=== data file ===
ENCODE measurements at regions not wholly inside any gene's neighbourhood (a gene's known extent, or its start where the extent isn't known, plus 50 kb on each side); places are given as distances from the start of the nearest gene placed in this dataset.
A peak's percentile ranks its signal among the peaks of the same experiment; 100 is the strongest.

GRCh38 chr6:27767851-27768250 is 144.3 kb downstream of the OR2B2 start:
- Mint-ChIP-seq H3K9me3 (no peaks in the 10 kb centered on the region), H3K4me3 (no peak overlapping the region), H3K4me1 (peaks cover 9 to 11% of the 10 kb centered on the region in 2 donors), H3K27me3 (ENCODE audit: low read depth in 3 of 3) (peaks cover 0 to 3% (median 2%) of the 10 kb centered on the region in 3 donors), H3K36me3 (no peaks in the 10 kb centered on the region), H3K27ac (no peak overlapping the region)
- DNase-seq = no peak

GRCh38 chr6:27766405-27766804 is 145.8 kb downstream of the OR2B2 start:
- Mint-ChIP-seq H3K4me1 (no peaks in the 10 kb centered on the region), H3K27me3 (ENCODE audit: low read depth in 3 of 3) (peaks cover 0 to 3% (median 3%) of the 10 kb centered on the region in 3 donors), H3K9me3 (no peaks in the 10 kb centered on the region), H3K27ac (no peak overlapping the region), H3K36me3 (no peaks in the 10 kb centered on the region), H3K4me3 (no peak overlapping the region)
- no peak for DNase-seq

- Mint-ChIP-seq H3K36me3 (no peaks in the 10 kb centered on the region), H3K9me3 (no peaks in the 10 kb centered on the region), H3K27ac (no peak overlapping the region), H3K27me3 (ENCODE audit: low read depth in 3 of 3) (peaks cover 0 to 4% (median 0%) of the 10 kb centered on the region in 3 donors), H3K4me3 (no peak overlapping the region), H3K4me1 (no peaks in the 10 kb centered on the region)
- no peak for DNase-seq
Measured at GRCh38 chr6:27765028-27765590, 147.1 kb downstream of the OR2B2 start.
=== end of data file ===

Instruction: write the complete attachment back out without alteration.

ENCODE measurements at regions not wholly inside any gene's neighbourhood (a gene's known extent, or its start where the extent isn't known, plus 50 kb on each side); places are given as distances from the start of the nearest gene placed in this dataset.
A peak's percentile ranks its signal among the peaks of the same experiment; 100 is the strongest.

GRCh38 chr6:27767851-27768250 is 144.3 kb downstream of the OR2B2 start:
- Mint-ChIP-seq H3K9me3 (no peaks in the 10 kb centered on the region), H3K4me3 (no peak overlapping the region), H3K4me1 (peaks cover 9 to 11% of the 10 kb centered on the region in 2 donors), H3K27me3 (ENCODE audit: low read depth in 3 of 3) (peaks cover 0 to 3% (median 2%) of the 10 kb centered on the region in 3 donors), H3K36me3 (no peaks in the 10 kb centered on the region), H3K27ac (no peak overlapping the region)
- DNase-seq = no peak

GRCh38 chr6:27766405-27766804 is 145.8 kb downstream of the OR2B2 start:
- Mint-ChIP-seq H3K4me1 (no peaks in the 10 kb centered on the region), H3K27me3 (ENCODE audit: low read depth in 3 of 3) (peaks cover 0 to 3% (median 3%) of the 10 kb centered on the region in 3 donors), H3K9me3 (no peaks in the 10 kb centered on the region), H3K27ac (no peak overlapping the region), H3K36me3 (no peaks in the 10 kb centered on the region), H3K4me3 (no peak overlapping the region)
- no peak for DNase-seq

- Mint-ChIP-seq H3K36me3 (no peaks in the 10 kb centered on the region), H3K9me3 (no peaks in the 10 kb centered on the region), H3K27ac (no peak overlapping the region), H3K27me3 (ENCODE audit: low read depth in 3 of 3) (peaks cover 0 to 4% (median 0%) of the 10 kb centered on the region in 3 donors), H3K4me3 (no peak overlapping the region), H3K4me1 (no peaks in the 10 kb centered on the region)
- no peak for DNase-seq
Measured at GRCh38 chr6:27765028-27765590, 147.1 kb downstream of the OR2B2 start.